Why a Medical Detox Program is Needed Before Rehab

Addiction isn’t a disease that occurs overnight. The prelude to addiction is reckless experimentation with substance abuse. Individuals either become curious about recreational intoxication or begin misusing mind-altering substances while the body becomes increasingly dependent on frequent consumption.

When the body becomes dependent on alcohol or drugs, an individual must imbibe several times throughout the day in order to keep withdrawal symptoms at bay. Withdrawal can range from mildly uncomfortable to debilitating and even life-threatening, which is why addicts continue their substance abuse and oftentimes fear the recovery process.

However, recovery isn’t an overnight process either. When an individual decides to overcome his or her dependency on chemical substances, a process begins. Embarking on the journey of recovery means exploring treatment options, learning about the different types of rehabilitative programming and the treatments that work best for particular needs, determining whether there’s a particular area or region in which one would prefer to recover, whether a facility accepts certain types of health insurance and a number of other considerations.

Moreover, many individuals who suffer from alcohol or drug addiction will need to detox before beginning an actual program. Though not always required, a detox program is an important part of the rehabilitation process and can even be safer than detoxing on your own.

Why is Detoxing at Home Risky?

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After abusing chemical substances several times a day for years or even decades, addicts’ bodies have become dependent on their substance abuse for even natural functions and processes. In particular, the brain begins relying on an individual’s imbibing alcohol or drugs in order to trigger a production of important neurochemicals, unable to maintain minimum levels without the addict’s substance abuse.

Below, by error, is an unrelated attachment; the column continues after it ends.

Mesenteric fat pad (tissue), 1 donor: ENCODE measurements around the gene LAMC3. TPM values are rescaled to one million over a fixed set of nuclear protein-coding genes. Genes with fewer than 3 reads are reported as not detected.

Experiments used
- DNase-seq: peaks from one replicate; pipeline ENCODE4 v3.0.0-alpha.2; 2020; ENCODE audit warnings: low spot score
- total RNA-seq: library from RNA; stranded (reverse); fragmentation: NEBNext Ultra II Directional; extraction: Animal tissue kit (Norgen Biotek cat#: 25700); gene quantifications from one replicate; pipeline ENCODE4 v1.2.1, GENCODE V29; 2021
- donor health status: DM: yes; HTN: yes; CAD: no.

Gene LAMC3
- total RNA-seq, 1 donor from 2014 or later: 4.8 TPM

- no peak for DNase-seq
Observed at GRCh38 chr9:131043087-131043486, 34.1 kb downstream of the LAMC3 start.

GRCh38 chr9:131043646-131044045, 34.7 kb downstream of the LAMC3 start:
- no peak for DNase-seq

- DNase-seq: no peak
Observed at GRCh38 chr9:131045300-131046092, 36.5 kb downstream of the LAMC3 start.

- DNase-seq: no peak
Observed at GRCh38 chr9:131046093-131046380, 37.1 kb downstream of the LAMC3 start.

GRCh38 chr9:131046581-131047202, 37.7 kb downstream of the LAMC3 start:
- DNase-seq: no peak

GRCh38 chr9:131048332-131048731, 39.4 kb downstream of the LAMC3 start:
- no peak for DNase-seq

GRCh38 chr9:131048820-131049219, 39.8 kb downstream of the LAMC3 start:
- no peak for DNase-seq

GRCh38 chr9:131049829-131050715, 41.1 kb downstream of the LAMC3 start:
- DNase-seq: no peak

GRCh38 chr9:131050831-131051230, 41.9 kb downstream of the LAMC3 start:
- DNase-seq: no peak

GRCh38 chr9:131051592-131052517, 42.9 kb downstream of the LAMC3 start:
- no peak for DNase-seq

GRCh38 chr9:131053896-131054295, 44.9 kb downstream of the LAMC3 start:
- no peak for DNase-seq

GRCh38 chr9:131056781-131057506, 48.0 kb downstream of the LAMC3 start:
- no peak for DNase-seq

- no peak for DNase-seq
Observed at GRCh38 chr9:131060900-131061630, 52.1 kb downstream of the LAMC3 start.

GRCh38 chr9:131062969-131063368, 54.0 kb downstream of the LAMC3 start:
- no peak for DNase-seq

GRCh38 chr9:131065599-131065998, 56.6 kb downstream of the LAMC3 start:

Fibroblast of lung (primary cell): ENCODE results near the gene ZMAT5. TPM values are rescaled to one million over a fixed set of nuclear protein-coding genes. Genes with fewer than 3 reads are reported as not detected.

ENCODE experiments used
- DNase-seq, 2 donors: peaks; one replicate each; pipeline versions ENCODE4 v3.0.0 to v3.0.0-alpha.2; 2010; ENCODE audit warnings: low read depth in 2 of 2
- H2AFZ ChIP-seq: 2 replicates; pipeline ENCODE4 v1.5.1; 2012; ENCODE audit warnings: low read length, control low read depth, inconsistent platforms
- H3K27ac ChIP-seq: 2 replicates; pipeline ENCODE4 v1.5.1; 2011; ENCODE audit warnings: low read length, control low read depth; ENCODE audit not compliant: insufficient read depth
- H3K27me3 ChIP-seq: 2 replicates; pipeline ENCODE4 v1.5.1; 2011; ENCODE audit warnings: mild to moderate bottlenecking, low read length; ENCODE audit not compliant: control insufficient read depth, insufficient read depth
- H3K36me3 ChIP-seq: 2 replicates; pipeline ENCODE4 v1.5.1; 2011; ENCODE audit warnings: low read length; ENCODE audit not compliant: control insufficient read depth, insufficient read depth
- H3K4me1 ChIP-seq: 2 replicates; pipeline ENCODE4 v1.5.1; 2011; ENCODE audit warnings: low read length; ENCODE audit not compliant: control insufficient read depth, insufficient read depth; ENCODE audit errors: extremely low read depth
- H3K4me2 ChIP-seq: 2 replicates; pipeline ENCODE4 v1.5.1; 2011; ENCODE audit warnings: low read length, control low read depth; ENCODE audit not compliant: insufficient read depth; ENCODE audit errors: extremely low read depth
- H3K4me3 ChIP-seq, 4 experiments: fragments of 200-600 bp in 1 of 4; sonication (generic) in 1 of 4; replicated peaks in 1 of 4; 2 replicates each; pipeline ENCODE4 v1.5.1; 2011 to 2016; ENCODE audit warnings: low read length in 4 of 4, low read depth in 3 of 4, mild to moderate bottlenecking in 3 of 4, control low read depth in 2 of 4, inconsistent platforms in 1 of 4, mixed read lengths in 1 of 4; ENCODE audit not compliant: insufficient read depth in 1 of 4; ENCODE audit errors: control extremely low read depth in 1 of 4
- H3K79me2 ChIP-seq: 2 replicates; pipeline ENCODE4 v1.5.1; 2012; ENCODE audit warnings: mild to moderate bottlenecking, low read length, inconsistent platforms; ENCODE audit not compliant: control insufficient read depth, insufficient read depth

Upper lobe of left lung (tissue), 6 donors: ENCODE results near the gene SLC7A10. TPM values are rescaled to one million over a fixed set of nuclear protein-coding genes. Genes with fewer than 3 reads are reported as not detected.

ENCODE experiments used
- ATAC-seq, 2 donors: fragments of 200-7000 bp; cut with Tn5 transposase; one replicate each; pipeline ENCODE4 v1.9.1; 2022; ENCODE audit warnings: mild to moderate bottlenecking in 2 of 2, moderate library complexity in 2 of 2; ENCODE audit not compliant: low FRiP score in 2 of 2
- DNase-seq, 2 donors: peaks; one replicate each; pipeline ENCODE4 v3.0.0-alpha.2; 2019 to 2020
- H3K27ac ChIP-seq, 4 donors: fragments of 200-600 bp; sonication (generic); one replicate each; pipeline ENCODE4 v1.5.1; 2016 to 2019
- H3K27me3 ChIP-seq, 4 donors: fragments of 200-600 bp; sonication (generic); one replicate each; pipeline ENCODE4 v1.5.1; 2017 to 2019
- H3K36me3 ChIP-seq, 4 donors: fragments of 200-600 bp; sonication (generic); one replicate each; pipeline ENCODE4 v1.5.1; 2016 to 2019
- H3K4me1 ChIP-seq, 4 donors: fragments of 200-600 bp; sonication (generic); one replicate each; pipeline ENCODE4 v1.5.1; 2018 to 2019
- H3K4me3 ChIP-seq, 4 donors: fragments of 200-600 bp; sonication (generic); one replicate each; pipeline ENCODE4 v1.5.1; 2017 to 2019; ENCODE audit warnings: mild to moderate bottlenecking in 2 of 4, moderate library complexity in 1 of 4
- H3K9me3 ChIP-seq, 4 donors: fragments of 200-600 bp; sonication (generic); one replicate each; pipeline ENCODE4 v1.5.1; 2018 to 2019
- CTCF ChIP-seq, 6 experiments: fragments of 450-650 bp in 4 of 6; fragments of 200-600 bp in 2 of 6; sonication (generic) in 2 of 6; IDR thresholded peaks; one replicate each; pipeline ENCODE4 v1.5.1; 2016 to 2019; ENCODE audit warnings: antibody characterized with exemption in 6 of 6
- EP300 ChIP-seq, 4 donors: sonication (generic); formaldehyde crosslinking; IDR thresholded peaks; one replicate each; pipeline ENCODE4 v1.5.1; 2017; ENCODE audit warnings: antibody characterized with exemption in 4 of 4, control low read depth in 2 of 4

When someone whose body has become chemically dependent ceases his or her substance abuse, the individual promptly begins to experience symptoms of withdrawal. The most common symptoms of withdrawal include sweating, hot flashes and cold chills, trembling and shaking, nausea, diarrhea and/or vomiting, anxiety, depression, agitation, loss of appetite, lethargy, and headaches. In short, mild to moderate withdrawal can produce symptoms that are similar to experiencing a cold or the flu, persisting for approximately a week at peak intensity. However, the detox processes for some substances are worse than others.

In instances where an individual’s addiction is very severe—such as having been in the throes of active addiction for many years—it follows that his or her withdrawal during detoxification will be more severe. In addition to those mentioned above, symptoms of severe withdrawal can include hallucinations, confusion, racing heartbeat, fever, and even seizures. If the individual’s addiction is to alcohol, this can even include a condition known as delirium tremens, a condition that occurs as a result of an alcoholic’s severe withdrawal and which directly affects the individual’s nervous system. Severe withdrawal is not only uncomfortable to the point of being quite painful but can even be a major health risk to the point of threatening one’s life.

What is a Medical Detox Program?

There are many components to the process of overcoming addiction to alcohol and drugs. When one thinks of rehabilitation, one often thinks of psychotherapy and the treatments involved, but an important precursor to the treatment phase is detoxification. Detoxing is the process of ridding or cleansing the body of the harmful substances and other toxins that individuals put into their bodies while in active addiction.

During detox, individuals will experience the onset of withdrawal symptoms and progress through them until the symptoms begin to subside. Although it’s possible to do this at home on one’s own, it’s generally not advised due to the dangers involved in unsupervised detoxification. A medical detox program is a period that precedes addiction treatment and allows those beginning the recovery process to detox in a controlled, supervised setting, benefitting from continuous monitoring and care by physicians and healthcare professionals.